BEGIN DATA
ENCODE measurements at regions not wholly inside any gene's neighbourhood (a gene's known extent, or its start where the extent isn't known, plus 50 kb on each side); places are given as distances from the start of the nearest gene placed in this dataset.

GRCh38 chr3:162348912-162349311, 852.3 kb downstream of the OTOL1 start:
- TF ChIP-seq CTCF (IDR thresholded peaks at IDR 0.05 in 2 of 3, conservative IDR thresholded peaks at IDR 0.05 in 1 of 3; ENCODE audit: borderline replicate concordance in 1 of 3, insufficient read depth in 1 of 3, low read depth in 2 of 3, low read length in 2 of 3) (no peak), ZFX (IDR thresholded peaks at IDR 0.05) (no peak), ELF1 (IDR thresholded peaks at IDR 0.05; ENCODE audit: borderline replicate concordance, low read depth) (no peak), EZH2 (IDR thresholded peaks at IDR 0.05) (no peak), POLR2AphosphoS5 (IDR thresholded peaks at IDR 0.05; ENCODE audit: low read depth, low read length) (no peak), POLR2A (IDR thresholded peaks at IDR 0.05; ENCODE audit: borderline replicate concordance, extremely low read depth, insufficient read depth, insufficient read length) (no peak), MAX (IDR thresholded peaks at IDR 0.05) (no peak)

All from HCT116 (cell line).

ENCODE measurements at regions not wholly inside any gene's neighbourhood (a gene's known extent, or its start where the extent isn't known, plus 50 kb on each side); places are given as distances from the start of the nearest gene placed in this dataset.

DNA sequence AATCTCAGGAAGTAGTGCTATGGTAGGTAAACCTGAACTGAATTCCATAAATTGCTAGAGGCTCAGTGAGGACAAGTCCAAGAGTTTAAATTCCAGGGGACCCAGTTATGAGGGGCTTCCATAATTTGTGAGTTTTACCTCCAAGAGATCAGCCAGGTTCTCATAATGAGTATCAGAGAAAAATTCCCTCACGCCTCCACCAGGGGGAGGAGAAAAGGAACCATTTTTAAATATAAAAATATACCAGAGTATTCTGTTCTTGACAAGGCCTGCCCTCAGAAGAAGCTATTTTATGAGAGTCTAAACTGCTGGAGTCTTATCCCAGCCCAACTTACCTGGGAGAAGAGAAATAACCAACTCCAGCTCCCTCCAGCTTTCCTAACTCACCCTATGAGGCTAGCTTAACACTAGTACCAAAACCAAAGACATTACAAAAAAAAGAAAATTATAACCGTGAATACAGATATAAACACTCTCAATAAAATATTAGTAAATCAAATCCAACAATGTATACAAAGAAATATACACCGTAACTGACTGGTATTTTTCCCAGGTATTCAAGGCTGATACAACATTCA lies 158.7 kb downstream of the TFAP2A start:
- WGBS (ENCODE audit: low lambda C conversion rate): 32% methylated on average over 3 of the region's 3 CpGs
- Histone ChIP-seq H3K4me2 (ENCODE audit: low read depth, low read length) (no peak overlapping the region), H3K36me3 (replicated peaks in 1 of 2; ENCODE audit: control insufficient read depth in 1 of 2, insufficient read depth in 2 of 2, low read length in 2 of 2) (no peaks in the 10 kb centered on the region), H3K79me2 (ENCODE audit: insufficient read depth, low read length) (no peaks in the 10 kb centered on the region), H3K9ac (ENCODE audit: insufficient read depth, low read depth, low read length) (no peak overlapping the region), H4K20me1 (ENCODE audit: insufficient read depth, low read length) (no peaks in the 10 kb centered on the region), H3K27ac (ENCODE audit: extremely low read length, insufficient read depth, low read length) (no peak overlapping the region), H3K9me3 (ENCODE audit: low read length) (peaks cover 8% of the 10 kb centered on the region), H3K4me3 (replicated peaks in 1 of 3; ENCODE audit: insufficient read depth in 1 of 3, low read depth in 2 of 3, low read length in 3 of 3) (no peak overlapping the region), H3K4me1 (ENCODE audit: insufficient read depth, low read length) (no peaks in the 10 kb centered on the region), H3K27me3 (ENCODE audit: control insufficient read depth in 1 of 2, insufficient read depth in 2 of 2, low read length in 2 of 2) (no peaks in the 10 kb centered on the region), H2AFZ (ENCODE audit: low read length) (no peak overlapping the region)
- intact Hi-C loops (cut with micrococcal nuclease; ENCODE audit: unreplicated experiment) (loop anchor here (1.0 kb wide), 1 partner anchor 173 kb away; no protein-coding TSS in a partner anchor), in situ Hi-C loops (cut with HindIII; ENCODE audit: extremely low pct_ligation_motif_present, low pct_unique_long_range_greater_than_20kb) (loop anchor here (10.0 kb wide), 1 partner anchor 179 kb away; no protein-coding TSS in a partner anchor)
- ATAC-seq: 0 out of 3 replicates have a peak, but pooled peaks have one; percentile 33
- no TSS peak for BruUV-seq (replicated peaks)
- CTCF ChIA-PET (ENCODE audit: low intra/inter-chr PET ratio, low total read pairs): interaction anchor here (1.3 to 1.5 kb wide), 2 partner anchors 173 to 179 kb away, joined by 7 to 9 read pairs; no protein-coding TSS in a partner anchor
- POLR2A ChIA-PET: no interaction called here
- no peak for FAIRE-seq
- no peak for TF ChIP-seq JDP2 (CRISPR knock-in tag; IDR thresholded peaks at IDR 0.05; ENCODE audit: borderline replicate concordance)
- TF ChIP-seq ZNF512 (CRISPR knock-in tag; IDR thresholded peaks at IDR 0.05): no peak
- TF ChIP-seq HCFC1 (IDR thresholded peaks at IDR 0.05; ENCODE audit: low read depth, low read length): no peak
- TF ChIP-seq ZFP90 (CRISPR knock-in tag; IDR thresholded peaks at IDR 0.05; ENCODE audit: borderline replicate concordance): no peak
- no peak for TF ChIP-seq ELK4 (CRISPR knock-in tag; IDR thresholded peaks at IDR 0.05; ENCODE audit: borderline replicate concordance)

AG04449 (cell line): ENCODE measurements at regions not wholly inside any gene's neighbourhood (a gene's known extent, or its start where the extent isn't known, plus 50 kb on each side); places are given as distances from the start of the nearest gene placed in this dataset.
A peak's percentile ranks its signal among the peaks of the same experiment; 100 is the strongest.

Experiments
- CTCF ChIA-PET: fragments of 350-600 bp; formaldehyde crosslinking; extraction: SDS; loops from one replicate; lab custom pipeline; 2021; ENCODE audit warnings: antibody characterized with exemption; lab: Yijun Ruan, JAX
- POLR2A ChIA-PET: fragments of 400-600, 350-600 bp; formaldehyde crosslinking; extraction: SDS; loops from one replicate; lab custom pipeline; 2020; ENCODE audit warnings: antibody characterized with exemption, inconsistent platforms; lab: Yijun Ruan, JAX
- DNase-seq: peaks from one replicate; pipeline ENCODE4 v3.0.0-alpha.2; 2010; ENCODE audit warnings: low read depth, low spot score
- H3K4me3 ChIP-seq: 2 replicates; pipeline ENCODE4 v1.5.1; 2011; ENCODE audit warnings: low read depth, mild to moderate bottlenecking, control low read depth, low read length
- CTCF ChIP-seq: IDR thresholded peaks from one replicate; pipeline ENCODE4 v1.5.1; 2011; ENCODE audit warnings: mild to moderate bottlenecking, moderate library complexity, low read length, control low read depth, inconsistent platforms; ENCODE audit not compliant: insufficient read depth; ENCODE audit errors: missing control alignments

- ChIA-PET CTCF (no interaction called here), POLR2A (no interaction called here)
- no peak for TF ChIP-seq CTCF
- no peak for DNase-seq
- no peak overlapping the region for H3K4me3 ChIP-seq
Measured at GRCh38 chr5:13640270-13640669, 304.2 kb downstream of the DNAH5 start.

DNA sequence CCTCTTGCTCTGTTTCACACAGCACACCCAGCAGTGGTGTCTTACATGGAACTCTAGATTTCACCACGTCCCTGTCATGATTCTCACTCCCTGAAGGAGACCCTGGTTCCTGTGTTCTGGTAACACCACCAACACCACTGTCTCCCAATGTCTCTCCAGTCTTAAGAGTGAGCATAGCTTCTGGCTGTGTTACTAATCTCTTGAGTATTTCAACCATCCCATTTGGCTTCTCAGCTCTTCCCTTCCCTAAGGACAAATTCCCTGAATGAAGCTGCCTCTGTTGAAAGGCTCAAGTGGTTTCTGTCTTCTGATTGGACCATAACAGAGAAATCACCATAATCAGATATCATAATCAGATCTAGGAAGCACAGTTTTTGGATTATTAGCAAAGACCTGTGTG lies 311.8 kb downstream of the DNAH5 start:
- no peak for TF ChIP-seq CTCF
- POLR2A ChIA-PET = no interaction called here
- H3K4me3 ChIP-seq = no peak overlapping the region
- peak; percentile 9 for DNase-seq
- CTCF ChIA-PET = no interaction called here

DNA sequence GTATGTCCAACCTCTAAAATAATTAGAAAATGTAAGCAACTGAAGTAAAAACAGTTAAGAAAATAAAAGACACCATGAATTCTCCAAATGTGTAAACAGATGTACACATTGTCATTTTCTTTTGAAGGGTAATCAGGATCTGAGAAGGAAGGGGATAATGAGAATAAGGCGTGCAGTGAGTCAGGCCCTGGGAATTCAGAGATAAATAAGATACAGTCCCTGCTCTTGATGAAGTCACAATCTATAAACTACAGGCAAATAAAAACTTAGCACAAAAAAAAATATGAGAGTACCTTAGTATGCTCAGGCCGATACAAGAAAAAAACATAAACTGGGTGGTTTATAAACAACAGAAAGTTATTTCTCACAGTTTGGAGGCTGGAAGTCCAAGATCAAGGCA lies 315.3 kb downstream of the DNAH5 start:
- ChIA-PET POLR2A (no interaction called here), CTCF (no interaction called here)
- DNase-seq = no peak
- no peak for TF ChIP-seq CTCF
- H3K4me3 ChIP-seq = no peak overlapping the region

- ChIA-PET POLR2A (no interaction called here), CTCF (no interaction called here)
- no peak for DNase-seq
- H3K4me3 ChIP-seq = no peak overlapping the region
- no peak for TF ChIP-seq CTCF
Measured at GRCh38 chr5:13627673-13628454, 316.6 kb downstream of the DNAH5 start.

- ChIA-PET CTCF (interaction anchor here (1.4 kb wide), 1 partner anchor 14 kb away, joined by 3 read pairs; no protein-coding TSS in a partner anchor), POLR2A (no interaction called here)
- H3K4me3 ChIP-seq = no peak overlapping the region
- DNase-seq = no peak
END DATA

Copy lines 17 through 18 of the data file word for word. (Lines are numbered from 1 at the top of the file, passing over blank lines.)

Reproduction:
- TF ChIP-seq HCFC1 (IDR thresholded peaks at IDR 0.05; ENCODE audit: low read depth, low read length): no peak
- TF ChIP-seq ZFP90 (CRISPR knock-in tag; IDR thresholded peaks at IDR 0.05; ENCODE audit: borderline replicate concordance): no peak